Bruce Springsteen surprised a packed Madison Square Garden crowd over the weekend when he joined The Killers on stage.

Per, The Boss joined the band during their three-song encore which consisted of two Springsteen classics — “Badlands” and “Born to Run — and “Dustland.” The song, originally titled “A Dustland Fairytale,” is from the band’s 2008 studio album Day and Age. In June 2021, The Killers re-recorded the track with Springsteen and renamed it “Dustland.”

Killers frontman Brandon Flowers introduced Springsteen onstage saying, “Everyone gets a little nervous when their boss shows up to work, right? I don’t know if you noticed, but me and my friends have been sweating bullets up here all night, because The Boss is here. Ladies and gentlemen, Bruce Springsteen.”

Fan-shot footage from the performance can be viewed below.





“Born to Run”


Back when “Dustland” was released, Flowers explained how the collaboration came together. He said he was about to board a plane from JFK airport to Salt Lake City when he receives a text message from a number he doesn’t have saved to his phone.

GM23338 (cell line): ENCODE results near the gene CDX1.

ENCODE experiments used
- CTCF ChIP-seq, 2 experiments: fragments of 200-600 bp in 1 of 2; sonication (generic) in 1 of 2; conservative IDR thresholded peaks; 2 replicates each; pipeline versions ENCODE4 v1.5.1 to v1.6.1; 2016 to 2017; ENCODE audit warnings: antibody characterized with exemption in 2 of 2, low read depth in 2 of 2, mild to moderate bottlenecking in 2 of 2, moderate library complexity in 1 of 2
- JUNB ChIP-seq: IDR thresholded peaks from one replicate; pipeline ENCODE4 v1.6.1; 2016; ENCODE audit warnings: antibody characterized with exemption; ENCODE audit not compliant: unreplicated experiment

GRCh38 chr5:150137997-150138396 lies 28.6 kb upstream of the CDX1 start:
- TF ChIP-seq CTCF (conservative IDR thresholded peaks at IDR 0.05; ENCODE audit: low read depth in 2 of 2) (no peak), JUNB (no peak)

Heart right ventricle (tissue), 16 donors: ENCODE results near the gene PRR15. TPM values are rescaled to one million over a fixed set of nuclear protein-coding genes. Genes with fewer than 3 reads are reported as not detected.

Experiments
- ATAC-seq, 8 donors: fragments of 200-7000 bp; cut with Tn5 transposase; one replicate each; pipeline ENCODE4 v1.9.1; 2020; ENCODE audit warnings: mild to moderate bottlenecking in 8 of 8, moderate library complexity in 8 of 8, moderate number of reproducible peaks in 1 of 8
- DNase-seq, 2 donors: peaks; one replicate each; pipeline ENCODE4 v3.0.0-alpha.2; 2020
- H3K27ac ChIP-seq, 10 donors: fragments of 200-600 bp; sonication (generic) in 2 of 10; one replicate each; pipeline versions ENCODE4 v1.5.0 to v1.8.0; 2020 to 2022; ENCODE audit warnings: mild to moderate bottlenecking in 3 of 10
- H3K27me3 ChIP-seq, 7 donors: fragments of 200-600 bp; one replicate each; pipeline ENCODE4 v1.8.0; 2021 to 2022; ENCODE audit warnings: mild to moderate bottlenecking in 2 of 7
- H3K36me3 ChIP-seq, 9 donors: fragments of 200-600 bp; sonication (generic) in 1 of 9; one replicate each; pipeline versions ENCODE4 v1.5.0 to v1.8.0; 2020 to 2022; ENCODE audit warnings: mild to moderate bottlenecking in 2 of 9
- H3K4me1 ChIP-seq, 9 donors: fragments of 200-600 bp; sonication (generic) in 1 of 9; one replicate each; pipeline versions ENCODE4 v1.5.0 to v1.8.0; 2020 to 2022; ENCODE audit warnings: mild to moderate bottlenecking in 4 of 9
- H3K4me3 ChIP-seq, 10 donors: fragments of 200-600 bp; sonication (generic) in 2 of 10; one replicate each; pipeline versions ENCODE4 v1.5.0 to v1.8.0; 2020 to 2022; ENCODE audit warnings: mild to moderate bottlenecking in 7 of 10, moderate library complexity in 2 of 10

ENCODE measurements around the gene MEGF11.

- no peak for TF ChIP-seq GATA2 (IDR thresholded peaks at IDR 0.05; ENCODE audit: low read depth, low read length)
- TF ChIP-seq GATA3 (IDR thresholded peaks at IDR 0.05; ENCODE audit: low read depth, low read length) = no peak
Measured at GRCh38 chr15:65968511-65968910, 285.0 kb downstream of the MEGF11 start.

“‘Watching Glastonbury. You guys have become one hellacious live band my brother! Love the gold suit! We gotta do Dustland one day.’ Signed off with: ‘Bruce,'” recalls Flowers of the text message. “Now I’ve got 3 options here: 1. Some cold-blooded monster is playing a cruel trick on me; 2. It’s Bruce Hornsby. But I haven’t talked with him since 2015ish; or 3. It really is Bruce Springsteen (I forgot to put both Bruce’s numbers in that phone..)”

After Googling the number’s area code and reaching out to Bruce’s son/Flowers’ friend, Evan, he confirmed the text did come from The Boss.

Flowers added that “A Dustland Fairytale” was written about his mother, who was battling brain cancer at the time and would later die in 2010 at age 64.

“It was an attempt to better understand my dad, who is sometimes a mystery to me. To grieve for my mother. To acknowledge their sacrifices and maybe even catch a glimpse of just how strong love needs to be to make it in this world. It was my therapy. It was cathartic,” writes Flowers.

Flowers adds, “That’s where Bruce comes in. Before I really became a fan of his, I was in the business of stadium-size everything. Larger than life EVERYTHING. Certainly larger than the lives of Jeannie and Terry Flowers. But Bruce has written a lot about people like my parents and found a whole lot of beauty in otherwise invisible people’s hopes and dreams. Their struggles, and their losses. I’m grateful to him for opening this door for me. I’m grateful to my parents for their example to me. Now go find something new out about your dad, give your mom a big hug, and for god’s sake listen to Bruce Springsteen.”

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Erica Banas is a rock/classic rock news blogger who's well versed in etiquette and extraordinarily nice.